NAM Official expresses concern over DOHA text.May 22, 2008 -
In response to new DOHA Round negotiating language for manufactured goods trade, NAM President and CEO John Engler said the text is disappointing and is a step backward from the trade liberalization the world needs. It has tilted against the U.S. and enables high-tariff countries to do even less. Engler also said that a contributing factor has been that U.S. negotiators have been hobbled by the unwillingness of Congress to pass the Colombian Trade Promotion Agreement.
NAM Expresses Concern over New DOHA Text
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National Association Of Manufacturers (NAM)
1331 Pennsylvania Ave. N.W.
Washington, DC, 20004
Press release date: May 20, 2008
U.S. Position Weakened by Inaction on Colombia, says Engler
WASHINGTON, D.C., May 20, 2008. In response to this week's release by the World Trade Organization (WTO) of new Doha Round negotiating language for manufactured goods trade, National Association of Manufacturers President and Chief Executive Officer John Engler issued the following statement:
The new text is disappointing and is a step backward from the trade liberalization the world needs. Manufactured goods are 60 percent of world trade, services 20 percent, and agriculture only 7 percent (oil and raw materials are the rest). There cannot be a Doha Round without substantial trade liberalization in manufacturing and services, and the new text makes that liberalization more difficult than before.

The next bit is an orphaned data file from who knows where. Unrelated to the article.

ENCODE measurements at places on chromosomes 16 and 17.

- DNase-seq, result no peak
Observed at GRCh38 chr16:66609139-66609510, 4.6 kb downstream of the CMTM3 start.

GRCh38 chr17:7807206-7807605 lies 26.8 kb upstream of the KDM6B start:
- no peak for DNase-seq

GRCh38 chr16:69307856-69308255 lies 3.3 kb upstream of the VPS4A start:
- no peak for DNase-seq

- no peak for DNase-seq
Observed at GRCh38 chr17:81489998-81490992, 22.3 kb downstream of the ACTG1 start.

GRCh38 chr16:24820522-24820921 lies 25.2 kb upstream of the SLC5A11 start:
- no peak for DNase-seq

High-tariff advanced developing nations such as China, India, and Brazil, have pressed hard to get a text aimed at obtaining major concessions from the United States and other industrial nations, while minimizing their own market openings. These countries, though, are the ones with the highest barriers to exports from the poorest countries. Unless they cut their barriers, the Doha Round can contribute little to global trade and development.
The new text has tilted against the United States and enables high-tariff countries to do even less than the original text - in some cases allowing them to do virtually nothing. In my view, a contributing factor to this development has been that U.S. negotiators have been hobbled by the unwillingness of Congress to pass the Colombian Trade Promotion Agreement, while at the same time passing a massive new farm bill.
The lesson is clear: if the U.S. Congress is afraid of passing a trade agreement with Colombia, a country whose economy is only the size of San Diego's, how can there be any confidence the United States will stick to trade negotiators' commitments in the Doha Round? This has lessened the willingness of other countries to take the heat of their own constituencies that would result from serious market opening moves, and makes them even more reluctant to reach deep into their pockets.
As Fred Bergsten, President of the highly regarded Peterson Institute for International Economics and a former Carter Administration official, said this week in an op-ed in the Wall Street Journal, Congress' recent action destroying "fast track" negotiating authority has caused the United States to lose all credibility in trade negotiations.
The National Association of Manufacturers is still hopeful a Doha Round deal that will deliver genuine and significant new market access is possible, but U.S. negotiators face an even more uphill climb than before. To help make their task easier, the Administration and Congress should immediately find a way to pass the U.S.-Colombia trade agreement.
CONTACT: HANK COX (202) 637-3090